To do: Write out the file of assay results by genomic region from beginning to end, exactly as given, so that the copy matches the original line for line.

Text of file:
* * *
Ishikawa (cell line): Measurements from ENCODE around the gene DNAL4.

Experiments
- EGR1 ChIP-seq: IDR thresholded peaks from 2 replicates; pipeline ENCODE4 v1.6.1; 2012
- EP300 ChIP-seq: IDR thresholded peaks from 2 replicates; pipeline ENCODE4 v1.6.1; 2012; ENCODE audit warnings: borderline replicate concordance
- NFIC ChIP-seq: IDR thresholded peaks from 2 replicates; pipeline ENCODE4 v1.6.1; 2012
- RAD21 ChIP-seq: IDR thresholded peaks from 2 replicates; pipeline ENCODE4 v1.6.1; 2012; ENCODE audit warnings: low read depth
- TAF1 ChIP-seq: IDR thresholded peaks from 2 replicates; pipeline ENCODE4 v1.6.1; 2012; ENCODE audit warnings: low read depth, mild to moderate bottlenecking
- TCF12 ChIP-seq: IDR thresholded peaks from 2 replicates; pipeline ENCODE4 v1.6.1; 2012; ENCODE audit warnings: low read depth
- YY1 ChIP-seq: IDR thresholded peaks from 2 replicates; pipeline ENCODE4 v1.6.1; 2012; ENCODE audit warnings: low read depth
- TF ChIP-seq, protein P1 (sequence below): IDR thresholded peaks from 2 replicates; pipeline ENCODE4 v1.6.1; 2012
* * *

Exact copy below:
Ishikawa (cell line): Measurements from ENCODE around the gene DNAL4.

Experiments
- EGR1 ChIP-seq: IDR thresholded peaks from 2 replicates; pipeline ENCODE4 v1.6.1; 2012
- EP300 ChIP-seq: IDR thresholded peaks from 2 replicates; pipeline ENCODE4 v1.6.1; 2012; ENCODE audit warnings: borderline replicate concordance
- NFIC ChIP-seq: IDR thresholded peaks from 2 replicates; pipeline ENCODE4 v1.6.1; 2012
- RAD21 ChIP-seq: IDR thresholded peaks from 2 replicates; pipeline ENCODE4 v1.6.1; 2012; ENCODE audit warnings: low read depth
- TAF1 ChIP-seq: IDR thresholded peaks from 2 replicates; pipeline ENCODE4 v1.6.1; 2012; ENCODE audit warnings: low read depth, mild to moderate bottlenecking
- TCF12 ChIP-seq: IDR thresholded peaks from 2 replicates; pipeline ENCODE4 v1.6.1; 2012; ENCODE audit warnings: low read depth
- YY1 ChIP-seq: IDR thresholded peaks from 2 replicates; pipeline ENCODE4 v1.6.1; 2012; ENCODE audit warnings: low read depth
- TF ChIP-seq, protein P1 (sequence below): IDR thresholded peaks from 2 replicates; pipeline ENCODE4 v1.6.1; 2012